https://www.duolingo.com/horvathdavid

My friend was (physically) at my house = mi amigo ESTABA en mi casa . Mi amigo se fue de mi casa = my friend went away from my house

4 years ago

https://www.duolingo.com/Huey305810
Huey305810
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Why is the verb here "se ir" --> se fue? And not say salir (exit)?

5 years ago

https://www.duolingo.com/ruby1110
ruby1110
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The two are basically synonymous, like how in English we use both "left" and "went from" to also mean "exit".

5 years ago

https://www.duolingo.com/rogercchristie
rogercchristie
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They are not really synonymous. See the comment by GemmaRyan1 up the page.

1 year ago

https://www.duolingo.com/KhoiB1

Good suggestion.

7 months ago

https://www.duolingo.com/mrt37

Ive heard "irse" meaning, in a casual way, "I'm/you're/we're off", like "Bueno, me voy, adios" (Right, I'm off, bye). But ive heard this from my wife who is from Chile, so maybe it is only used in that context there.

5 years ago

https://www.duolingo.com/JeersMPGA
JeersMPGA
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What does the 'de' do in this sentence if irse means to leave?

3 years ago

https://www.duolingo.com/geogator

Achtung!! "left " and "went from" mean exactly the same thing in English.

5 years ago

https://www.duolingo.com/rmcgwn

I found this in my dictionary but Duo is focused on only leave/left. "Ella se fue ayer She went away yesterday."

Can anyone explain why leave/left is the only acceptable answer? There must be a reason.

Followup = se fue is the conjugated verb for irse therefore left is the only option.

5 years ago

https://www.duolingo.com/FLchick
FLchick
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Why isn't a form of salir used here?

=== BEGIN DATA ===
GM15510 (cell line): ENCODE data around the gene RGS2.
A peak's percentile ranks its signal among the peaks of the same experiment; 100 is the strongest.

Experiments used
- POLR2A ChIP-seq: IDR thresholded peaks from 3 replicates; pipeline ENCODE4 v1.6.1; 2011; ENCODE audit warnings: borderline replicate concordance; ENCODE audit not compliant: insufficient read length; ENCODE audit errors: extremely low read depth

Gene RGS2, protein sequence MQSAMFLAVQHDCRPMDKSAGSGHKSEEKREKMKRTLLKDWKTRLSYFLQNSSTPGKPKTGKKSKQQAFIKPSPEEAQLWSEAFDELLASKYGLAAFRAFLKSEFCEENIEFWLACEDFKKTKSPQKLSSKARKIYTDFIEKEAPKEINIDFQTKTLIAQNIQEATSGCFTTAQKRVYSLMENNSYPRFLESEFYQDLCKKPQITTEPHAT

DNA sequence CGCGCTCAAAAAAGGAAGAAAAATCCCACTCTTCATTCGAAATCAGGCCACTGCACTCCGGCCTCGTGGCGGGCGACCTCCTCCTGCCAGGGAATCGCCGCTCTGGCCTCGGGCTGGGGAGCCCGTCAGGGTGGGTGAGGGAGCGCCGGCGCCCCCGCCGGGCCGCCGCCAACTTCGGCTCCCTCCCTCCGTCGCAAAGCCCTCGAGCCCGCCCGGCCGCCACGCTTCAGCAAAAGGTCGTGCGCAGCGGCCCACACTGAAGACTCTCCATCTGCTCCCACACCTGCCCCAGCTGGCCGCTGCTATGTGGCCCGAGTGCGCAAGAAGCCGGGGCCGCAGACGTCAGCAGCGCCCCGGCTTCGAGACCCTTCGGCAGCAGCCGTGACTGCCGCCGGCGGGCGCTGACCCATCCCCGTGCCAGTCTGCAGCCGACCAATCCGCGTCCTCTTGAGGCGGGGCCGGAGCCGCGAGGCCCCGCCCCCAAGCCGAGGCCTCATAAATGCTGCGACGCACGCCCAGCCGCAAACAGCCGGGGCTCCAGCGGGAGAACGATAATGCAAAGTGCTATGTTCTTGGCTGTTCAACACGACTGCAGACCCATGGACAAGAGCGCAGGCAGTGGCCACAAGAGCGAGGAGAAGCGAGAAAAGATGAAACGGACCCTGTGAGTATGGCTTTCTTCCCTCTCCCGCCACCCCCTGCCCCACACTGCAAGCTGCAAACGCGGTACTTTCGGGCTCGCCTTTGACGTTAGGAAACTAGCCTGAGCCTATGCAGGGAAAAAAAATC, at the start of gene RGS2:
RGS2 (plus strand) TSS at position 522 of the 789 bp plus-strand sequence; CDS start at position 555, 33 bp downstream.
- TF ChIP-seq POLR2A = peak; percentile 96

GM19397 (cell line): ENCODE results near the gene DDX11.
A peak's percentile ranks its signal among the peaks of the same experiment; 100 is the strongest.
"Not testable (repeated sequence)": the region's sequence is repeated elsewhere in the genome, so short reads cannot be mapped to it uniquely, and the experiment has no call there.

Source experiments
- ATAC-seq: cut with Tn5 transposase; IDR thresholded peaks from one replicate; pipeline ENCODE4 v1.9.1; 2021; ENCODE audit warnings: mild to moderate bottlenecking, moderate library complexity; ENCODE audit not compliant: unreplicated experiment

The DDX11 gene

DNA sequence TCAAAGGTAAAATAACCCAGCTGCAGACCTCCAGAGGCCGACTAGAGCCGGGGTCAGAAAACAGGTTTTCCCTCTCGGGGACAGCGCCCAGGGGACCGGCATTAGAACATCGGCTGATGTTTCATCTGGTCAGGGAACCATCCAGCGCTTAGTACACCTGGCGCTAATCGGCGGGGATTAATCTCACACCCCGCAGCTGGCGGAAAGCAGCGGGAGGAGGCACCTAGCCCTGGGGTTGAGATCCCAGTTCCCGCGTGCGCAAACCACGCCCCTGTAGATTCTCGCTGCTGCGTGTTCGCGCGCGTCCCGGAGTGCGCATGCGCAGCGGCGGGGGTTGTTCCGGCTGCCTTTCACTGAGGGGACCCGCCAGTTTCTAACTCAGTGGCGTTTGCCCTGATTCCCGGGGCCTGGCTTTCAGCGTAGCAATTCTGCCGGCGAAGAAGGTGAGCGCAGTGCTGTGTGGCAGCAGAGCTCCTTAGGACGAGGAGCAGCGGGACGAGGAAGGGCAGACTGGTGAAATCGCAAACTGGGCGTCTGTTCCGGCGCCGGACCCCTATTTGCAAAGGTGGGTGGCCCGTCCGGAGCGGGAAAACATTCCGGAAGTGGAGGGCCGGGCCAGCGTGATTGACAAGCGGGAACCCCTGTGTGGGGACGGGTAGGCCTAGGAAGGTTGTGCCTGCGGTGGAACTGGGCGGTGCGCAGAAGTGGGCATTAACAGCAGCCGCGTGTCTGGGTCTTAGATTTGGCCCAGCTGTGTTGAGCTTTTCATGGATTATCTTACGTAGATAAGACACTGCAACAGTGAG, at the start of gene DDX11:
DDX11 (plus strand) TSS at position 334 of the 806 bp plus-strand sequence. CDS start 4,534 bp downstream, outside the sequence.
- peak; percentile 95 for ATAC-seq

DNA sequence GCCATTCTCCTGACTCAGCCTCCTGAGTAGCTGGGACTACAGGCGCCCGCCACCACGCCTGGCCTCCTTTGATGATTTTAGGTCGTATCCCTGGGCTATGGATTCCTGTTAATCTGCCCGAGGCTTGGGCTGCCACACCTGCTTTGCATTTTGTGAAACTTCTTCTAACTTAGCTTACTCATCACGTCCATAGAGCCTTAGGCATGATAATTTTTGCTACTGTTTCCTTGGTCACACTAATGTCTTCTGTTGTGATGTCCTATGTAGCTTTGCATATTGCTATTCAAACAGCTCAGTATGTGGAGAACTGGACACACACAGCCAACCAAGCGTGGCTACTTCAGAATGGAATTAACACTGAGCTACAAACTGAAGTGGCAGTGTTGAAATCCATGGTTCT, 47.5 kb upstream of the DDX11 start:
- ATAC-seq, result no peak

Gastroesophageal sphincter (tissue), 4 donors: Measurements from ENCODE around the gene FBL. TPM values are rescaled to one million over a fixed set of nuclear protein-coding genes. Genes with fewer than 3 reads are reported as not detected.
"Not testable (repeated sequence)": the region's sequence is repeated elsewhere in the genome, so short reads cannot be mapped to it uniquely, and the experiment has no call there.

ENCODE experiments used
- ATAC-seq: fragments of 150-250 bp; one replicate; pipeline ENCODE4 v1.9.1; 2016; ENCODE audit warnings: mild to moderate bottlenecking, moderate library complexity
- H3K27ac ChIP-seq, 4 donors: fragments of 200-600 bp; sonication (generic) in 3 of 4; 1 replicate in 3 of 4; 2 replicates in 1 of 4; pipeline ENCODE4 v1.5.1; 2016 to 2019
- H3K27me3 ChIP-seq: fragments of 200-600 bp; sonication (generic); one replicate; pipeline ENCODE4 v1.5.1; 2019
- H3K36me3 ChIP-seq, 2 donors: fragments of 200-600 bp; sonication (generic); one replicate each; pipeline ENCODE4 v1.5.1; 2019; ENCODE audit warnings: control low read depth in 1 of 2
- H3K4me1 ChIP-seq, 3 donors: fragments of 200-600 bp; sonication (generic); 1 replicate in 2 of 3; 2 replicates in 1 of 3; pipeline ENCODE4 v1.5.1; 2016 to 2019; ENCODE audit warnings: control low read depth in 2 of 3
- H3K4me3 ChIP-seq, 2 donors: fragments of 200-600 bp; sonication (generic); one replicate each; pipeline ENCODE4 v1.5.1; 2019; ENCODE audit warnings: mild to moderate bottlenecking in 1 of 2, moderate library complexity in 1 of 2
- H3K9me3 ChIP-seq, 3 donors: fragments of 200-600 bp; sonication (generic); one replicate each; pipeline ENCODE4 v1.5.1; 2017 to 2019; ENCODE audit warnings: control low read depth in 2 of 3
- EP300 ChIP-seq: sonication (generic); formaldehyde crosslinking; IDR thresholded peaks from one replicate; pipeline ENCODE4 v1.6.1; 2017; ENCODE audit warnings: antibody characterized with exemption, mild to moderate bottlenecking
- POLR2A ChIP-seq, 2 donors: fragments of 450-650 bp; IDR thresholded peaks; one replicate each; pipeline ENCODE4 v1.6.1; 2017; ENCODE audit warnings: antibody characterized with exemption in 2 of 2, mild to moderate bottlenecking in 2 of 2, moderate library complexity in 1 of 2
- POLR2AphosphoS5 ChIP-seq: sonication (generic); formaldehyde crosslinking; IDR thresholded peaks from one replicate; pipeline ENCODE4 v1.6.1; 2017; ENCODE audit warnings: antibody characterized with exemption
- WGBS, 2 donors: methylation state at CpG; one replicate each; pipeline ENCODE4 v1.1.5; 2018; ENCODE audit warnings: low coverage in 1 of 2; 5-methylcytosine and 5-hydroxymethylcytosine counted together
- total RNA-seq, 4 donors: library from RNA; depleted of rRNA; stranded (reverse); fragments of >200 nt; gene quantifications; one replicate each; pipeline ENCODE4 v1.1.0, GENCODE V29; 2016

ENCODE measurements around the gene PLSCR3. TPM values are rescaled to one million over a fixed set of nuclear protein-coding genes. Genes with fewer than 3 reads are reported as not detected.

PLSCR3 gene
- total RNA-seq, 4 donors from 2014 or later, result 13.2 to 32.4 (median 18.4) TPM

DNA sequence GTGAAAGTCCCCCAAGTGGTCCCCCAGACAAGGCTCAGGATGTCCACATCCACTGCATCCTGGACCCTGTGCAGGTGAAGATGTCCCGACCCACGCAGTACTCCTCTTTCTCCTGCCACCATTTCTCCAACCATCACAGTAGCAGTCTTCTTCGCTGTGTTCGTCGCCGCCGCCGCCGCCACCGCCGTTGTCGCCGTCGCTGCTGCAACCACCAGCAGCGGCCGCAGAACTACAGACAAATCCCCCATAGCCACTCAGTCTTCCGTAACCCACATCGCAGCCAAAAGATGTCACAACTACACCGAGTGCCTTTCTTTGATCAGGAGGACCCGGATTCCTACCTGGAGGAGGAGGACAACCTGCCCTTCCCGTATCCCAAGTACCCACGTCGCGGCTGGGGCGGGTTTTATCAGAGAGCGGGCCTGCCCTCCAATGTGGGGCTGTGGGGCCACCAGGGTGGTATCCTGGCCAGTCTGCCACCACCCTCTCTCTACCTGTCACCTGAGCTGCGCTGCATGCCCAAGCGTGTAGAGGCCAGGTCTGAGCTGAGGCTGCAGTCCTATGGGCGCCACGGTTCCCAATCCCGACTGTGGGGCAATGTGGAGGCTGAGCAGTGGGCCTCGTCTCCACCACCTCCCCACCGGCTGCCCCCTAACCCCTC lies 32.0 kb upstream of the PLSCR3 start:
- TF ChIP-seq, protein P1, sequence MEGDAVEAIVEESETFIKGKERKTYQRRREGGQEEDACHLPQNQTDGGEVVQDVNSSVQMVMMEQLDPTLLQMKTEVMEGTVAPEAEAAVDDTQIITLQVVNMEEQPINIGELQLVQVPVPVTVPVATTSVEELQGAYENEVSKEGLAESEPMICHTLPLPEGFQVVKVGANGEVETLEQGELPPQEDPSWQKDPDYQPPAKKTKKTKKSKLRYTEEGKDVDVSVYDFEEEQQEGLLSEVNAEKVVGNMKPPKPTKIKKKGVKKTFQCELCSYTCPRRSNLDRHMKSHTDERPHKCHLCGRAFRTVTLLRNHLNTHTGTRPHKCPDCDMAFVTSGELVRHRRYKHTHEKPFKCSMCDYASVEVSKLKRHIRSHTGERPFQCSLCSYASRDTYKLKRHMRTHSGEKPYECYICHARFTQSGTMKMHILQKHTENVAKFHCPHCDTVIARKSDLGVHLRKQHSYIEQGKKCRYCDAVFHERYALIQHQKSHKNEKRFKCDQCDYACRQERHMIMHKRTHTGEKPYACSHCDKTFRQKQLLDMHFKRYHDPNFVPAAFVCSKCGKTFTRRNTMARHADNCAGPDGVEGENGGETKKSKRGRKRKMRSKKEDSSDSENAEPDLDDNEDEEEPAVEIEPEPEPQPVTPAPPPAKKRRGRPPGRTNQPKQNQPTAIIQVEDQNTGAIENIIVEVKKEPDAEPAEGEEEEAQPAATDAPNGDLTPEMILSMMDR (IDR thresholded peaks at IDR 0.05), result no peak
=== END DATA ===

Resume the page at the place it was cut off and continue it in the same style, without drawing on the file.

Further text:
4 years ago

https://www.duolingo.com/GrandmaCarol

My friend has slipped away from my house.

3 years ago

https://www.duolingo.com/rogercchristie
rogercchristie
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Yes, me too. The pop-up suggests "slipped away" but it's marked wrong!

3 years ago

https://www.duolingo.com/troy102

Why not.. my friend was from my house ? Thanks

2 years ago

https://www.duolingo.com/rogercchristie
rogercchristie
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The verb used is irse. It is reflexive and means to leave or to quit.

2 years ago

https://www.duolingo.com/troy102

oh.. ok.. so, if i want to say.. my friend was from my house... how it will be commonly in spanish?

2 years ago

https://www.duolingo.com/rogercchristie
rogercchristie
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My comment isn't strictly correct. "irse" is actually called "pronomial"; think of it as a separate verb in Spanish.

1 year ago

https://www.duolingo.com/colesautter
colesautter
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Would "my friend went away from my house" also work here?

2 years ago

https://www.duolingo.com/WilliamHud8

My frien just left my house, why is this wrong

1 year ago

https://www.duolingo.com/rogercchristie
rogercchristie
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Oops. You got the difficult bit - the "ie" - but you missed the "d"! The word is "friend".

1 year ago